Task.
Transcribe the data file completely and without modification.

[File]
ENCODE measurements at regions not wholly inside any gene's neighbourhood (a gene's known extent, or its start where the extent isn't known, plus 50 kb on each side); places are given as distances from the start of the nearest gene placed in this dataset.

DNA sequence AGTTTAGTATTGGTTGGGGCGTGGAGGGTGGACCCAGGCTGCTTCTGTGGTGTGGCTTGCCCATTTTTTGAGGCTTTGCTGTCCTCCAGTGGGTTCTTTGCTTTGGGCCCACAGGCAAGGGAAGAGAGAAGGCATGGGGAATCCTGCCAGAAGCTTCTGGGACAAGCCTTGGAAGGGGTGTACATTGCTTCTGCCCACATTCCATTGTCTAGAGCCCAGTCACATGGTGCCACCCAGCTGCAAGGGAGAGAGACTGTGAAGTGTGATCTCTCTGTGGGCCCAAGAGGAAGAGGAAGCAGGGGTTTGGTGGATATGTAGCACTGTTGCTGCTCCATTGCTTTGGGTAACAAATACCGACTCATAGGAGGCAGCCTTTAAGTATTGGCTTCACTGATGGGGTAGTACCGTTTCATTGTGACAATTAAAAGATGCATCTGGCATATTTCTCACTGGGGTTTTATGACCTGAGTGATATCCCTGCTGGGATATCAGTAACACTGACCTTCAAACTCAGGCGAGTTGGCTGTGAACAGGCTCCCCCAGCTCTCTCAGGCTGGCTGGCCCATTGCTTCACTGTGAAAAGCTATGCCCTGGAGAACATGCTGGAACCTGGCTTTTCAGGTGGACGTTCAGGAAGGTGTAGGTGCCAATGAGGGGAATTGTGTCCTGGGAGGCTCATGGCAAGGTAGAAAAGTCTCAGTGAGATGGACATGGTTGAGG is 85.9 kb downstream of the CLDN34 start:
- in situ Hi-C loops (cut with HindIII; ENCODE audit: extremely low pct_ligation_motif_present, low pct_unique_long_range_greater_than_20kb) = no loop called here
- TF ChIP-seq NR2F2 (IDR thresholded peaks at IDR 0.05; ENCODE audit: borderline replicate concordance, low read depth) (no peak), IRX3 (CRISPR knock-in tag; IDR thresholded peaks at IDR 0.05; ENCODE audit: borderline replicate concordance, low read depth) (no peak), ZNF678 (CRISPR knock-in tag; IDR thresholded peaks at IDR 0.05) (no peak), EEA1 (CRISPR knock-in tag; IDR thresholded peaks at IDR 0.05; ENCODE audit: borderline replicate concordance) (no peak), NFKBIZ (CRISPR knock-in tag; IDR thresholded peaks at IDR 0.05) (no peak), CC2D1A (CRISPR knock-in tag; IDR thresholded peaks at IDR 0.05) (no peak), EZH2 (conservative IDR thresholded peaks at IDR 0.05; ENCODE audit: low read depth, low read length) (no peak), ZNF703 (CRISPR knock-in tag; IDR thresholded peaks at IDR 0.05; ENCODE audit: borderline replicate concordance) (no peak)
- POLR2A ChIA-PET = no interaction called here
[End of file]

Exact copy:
ENCODE measurements at regions not wholly inside any gene's neighbourhood (a gene's known extent, or its start where the extent isn't known, plus 50 kb on each side); places are given as distances from the start of the nearest gene placed in this dataset.

DNA sequence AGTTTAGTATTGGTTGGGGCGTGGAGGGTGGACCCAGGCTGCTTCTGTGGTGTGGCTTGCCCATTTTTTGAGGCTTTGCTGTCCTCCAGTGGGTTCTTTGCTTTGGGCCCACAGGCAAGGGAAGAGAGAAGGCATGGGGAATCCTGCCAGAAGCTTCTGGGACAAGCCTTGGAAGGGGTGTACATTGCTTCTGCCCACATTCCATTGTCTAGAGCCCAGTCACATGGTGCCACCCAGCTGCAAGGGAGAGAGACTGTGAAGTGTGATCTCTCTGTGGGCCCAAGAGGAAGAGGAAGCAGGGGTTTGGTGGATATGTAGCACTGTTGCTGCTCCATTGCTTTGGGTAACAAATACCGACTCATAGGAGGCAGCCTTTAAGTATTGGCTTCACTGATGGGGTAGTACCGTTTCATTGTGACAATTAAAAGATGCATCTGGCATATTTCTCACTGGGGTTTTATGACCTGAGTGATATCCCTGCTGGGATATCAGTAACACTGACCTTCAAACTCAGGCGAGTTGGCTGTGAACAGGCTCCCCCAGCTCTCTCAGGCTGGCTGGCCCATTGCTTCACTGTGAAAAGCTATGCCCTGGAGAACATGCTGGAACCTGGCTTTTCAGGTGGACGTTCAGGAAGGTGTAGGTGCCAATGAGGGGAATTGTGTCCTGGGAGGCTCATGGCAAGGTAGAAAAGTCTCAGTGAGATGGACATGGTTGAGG is 85.9 kb downstream of the CLDN34 start:
- in situ Hi-C loops (cut with HindIII; ENCODE audit: extremely low pct_ligation_motif_present, low pct_unique_long_range_greater_than_20kb) = no loop called here
- TF ChIP-seq NR2F2 (IDR thresholded peaks at IDR 0.05; ENCODE audit: borderline replicate concordance, low read depth) (no peak), IRX3 (CRISPR knock-in tag; IDR thresholded peaks at IDR 0.05; ENCODE audit: borderline replicate concordance, low read depth) (no peak), ZNF678 (CRISPR knock-in tag; IDR thresholded peaks at IDR 0.05) (no peak), EEA1 (CRISPR knock-in tag; IDR thresholded peaks at IDR 0.05; ENCODE audit: borderline replicate concordance) (no peak), NFKBIZ (CRISPR knock-in tag; IDR thresholded peaks at IDR 0.05) (no peak), CC2D1A (CRISPR knock-in tag; IDR thresholded peaks at IDR 0.05) (no peak), EZH2 (conservative IDR thresholded peaks at IDR 0.05; ENCODE audit: low read depth, low read length) (no peak), ZNF703 (CRISPR knock-in tag; IDR thresholded peaks at IDR 0.05; ENCODE audit: borderline replicate concordance) (no peak)
- POLR2A ChIA-PET = no interaction called here